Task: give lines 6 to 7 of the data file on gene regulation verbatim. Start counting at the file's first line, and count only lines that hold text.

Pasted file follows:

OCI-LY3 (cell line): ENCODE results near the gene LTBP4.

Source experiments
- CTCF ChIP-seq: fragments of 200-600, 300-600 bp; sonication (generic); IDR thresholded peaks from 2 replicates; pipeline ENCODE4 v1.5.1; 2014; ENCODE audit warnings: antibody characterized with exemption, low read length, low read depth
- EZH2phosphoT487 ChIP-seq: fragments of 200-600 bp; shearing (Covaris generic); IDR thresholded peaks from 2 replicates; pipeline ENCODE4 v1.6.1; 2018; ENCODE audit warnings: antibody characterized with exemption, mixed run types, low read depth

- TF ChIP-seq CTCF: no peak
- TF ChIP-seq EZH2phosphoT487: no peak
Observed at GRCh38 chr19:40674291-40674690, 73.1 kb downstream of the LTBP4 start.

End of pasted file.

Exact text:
- TF ChIP-seq EZH2phosphoT487: no peak
Observed at GRCh38 chr19:40674291-40674690, 73.1 kb downstream of the LTBP4 start.